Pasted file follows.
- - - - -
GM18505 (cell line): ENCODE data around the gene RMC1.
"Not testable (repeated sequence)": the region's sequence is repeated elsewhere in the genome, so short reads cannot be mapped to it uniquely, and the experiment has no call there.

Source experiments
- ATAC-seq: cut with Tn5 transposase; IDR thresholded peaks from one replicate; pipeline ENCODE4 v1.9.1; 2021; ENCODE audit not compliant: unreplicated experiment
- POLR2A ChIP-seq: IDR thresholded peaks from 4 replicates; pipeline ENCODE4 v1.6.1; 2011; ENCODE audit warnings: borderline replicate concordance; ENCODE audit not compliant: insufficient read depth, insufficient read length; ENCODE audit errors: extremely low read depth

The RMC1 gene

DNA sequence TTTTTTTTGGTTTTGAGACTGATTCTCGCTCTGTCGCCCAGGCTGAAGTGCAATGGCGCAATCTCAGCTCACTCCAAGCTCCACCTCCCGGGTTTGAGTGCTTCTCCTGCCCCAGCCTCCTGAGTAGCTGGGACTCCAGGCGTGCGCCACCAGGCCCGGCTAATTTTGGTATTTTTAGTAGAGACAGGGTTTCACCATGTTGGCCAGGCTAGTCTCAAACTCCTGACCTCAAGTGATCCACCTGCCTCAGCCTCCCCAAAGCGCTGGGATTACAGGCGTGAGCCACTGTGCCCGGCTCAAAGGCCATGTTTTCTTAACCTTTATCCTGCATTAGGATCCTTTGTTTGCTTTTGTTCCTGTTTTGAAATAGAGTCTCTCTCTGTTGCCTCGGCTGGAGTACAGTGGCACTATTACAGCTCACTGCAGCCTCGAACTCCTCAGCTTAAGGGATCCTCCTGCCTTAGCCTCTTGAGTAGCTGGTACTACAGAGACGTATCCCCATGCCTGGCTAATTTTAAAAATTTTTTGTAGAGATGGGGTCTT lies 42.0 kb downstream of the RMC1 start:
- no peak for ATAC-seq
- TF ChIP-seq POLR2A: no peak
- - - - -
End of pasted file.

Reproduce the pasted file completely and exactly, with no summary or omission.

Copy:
GM18505 (cell line): ENCODE data around the gene RMC1.
"Not testable (repeated sequence)": the region's sequence is repeated elsewhere in the genome, so short reads cannot be mapped to it uniquely, and the experiment has no call there.

Source experiments
- ATAC-seq: cut with Tn5 transposase; IDR thresholded peaks from one replicate; pipeline ENCODE4 v1.9.1; 2021; ENCODE audit not compliant: unreplicated experiment
- POLR2A ChIP-seq: IDR thresholded peaks from 4 replicates; pipeline ENCODE4 v1.6.1; 2011; ENCODE audit warnings: borderline replicate concordance; ENCODE audit not compliant: insufficient read depth, insufficient read length; ENCODE audit errors: extremely low read depth

The RMC1 gene

DNA sequence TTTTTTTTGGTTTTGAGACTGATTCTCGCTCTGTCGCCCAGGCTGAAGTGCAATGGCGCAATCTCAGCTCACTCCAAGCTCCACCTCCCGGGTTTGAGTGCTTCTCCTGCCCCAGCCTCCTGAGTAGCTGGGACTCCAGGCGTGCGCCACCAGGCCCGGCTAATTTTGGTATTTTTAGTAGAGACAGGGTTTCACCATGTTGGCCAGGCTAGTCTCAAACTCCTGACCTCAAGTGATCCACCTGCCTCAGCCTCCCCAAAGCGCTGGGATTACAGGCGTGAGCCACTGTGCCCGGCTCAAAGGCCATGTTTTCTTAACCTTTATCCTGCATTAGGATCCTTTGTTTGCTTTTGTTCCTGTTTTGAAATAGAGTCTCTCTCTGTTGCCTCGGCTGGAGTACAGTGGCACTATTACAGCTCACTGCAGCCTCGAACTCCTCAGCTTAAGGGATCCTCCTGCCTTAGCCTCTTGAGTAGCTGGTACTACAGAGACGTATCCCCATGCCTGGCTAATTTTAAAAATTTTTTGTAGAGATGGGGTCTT lies 42.0 kb downstream of the RMC1 start:
- no peak for ATAC-seq
- TF ChIP-seq POLR2A: no peak